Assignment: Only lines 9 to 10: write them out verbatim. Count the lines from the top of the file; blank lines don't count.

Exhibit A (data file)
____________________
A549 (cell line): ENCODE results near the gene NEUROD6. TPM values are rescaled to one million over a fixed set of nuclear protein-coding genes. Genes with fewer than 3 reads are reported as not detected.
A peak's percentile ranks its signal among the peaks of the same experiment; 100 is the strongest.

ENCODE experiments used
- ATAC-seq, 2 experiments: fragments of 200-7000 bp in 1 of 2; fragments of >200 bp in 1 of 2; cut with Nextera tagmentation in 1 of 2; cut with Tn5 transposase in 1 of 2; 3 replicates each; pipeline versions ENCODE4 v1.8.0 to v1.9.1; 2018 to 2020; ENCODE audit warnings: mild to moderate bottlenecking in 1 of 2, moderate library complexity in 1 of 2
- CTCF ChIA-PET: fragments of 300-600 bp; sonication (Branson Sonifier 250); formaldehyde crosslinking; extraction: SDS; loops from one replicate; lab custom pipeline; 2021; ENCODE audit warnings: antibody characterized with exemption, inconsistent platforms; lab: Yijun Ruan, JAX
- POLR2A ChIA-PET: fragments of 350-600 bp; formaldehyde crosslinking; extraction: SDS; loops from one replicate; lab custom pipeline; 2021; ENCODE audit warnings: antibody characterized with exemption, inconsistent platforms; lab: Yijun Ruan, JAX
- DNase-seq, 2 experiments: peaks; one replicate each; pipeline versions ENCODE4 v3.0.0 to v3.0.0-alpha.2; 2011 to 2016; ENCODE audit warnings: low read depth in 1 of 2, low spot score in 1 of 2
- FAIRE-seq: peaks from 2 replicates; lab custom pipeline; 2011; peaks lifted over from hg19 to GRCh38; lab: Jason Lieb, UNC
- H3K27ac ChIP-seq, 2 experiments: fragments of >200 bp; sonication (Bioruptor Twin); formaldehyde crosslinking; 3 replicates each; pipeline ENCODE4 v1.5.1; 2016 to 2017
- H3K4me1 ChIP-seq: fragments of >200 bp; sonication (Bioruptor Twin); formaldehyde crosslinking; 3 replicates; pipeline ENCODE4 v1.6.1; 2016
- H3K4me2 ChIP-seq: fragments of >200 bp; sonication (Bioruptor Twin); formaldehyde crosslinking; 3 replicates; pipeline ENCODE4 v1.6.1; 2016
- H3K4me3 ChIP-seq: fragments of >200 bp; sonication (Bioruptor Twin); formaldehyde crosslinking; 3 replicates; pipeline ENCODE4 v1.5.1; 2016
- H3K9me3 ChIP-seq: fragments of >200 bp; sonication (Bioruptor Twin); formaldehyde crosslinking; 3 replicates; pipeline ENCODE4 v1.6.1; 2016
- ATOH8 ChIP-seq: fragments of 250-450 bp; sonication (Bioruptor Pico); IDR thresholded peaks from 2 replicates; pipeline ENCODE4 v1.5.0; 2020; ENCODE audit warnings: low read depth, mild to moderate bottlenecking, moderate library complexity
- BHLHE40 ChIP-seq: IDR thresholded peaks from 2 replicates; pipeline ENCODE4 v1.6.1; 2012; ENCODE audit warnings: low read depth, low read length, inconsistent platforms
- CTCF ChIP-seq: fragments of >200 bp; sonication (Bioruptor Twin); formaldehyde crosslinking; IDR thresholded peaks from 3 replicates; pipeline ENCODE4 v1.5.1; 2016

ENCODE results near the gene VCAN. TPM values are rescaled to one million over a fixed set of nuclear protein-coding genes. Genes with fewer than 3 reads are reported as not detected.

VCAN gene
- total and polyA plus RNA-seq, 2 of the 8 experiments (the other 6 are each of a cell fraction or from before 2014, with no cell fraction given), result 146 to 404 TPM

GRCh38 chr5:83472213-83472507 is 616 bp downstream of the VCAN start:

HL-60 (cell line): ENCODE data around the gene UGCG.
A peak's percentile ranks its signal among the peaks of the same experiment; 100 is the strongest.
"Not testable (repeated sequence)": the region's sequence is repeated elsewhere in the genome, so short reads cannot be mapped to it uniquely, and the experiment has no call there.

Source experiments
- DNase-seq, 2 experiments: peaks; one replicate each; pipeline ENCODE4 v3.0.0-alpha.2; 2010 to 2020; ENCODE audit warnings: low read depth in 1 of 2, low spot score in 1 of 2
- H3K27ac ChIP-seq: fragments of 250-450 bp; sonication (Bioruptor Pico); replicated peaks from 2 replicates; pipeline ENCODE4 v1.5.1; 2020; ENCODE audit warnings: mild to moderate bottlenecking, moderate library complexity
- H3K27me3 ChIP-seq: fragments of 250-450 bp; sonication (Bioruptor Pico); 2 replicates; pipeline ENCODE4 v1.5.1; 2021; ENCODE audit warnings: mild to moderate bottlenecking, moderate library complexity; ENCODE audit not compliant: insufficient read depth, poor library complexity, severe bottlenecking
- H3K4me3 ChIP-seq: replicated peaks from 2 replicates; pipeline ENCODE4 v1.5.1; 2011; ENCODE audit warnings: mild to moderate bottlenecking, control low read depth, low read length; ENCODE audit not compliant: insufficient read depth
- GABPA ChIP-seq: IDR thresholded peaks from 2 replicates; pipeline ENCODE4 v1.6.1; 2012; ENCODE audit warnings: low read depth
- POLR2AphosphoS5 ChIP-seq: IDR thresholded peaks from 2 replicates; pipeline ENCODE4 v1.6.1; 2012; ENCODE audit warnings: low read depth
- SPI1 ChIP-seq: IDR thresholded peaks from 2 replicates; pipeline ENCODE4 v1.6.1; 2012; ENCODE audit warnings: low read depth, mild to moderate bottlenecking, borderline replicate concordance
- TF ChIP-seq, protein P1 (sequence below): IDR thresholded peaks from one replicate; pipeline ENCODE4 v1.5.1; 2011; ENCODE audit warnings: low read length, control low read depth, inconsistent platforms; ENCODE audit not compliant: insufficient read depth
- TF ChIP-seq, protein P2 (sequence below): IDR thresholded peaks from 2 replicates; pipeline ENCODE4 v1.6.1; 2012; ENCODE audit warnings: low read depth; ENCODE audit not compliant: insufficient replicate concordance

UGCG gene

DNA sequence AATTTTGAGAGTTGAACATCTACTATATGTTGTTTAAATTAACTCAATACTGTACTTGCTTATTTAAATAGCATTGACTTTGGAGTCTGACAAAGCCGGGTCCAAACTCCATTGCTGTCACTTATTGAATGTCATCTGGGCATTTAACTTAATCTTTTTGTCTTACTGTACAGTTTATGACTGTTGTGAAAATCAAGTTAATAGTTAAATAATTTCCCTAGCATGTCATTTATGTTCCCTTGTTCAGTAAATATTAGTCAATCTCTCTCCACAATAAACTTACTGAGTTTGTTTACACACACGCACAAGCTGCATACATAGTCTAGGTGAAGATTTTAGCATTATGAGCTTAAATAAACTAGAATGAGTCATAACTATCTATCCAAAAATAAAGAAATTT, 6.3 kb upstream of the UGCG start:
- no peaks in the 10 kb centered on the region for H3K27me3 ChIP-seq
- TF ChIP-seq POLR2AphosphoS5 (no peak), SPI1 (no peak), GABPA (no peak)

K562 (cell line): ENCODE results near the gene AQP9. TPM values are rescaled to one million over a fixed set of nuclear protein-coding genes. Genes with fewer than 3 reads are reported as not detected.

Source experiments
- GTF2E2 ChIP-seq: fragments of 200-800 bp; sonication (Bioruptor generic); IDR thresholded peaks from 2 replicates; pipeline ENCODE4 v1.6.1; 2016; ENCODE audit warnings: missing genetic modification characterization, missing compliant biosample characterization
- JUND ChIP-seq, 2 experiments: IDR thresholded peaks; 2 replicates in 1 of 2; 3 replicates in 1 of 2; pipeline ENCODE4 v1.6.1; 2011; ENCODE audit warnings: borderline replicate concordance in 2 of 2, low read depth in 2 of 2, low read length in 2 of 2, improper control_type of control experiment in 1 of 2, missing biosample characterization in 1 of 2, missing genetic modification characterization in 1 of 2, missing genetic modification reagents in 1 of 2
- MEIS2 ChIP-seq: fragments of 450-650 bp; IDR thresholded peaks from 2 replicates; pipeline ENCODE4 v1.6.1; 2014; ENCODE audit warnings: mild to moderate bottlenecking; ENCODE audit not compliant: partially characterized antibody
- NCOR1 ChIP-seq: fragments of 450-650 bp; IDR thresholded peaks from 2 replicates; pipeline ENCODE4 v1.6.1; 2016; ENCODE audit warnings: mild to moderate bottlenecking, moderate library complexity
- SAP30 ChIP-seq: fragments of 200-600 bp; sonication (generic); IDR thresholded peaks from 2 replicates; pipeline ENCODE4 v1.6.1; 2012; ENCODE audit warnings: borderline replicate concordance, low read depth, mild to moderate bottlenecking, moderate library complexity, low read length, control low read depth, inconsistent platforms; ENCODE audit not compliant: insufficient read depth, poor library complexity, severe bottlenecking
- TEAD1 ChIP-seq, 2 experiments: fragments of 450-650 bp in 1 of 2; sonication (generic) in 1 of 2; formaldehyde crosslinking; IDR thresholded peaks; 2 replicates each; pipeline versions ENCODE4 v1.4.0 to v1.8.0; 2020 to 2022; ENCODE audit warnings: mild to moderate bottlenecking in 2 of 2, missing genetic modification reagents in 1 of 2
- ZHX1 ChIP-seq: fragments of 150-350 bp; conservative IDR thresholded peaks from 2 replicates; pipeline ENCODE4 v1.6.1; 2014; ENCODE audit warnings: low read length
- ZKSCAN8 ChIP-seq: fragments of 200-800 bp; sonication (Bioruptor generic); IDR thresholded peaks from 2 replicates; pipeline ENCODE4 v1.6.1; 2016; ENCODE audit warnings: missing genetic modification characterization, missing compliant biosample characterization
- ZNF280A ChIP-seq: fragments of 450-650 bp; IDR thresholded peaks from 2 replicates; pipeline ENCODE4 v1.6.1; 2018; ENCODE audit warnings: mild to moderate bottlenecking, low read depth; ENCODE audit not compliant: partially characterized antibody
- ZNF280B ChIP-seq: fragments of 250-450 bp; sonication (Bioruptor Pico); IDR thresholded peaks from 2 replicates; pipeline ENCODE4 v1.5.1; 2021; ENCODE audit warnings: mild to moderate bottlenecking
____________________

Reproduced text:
- H3K27ac ChIP-seq, 2 experiments: fragments of >200 bp; sonication (Bioruptor Twin); formaldehyde crosslinking; 3 replicates each; pipeline ENCODE4 v1.5.1; 2016 to 2017
- H3K4me1 ChIP-seq: fragments of >200 bp; sonication (Bioruptor Twin); formaldehyde crosslinking; 3 replicates; pipeline ENCODE4 v1.6.1; 2016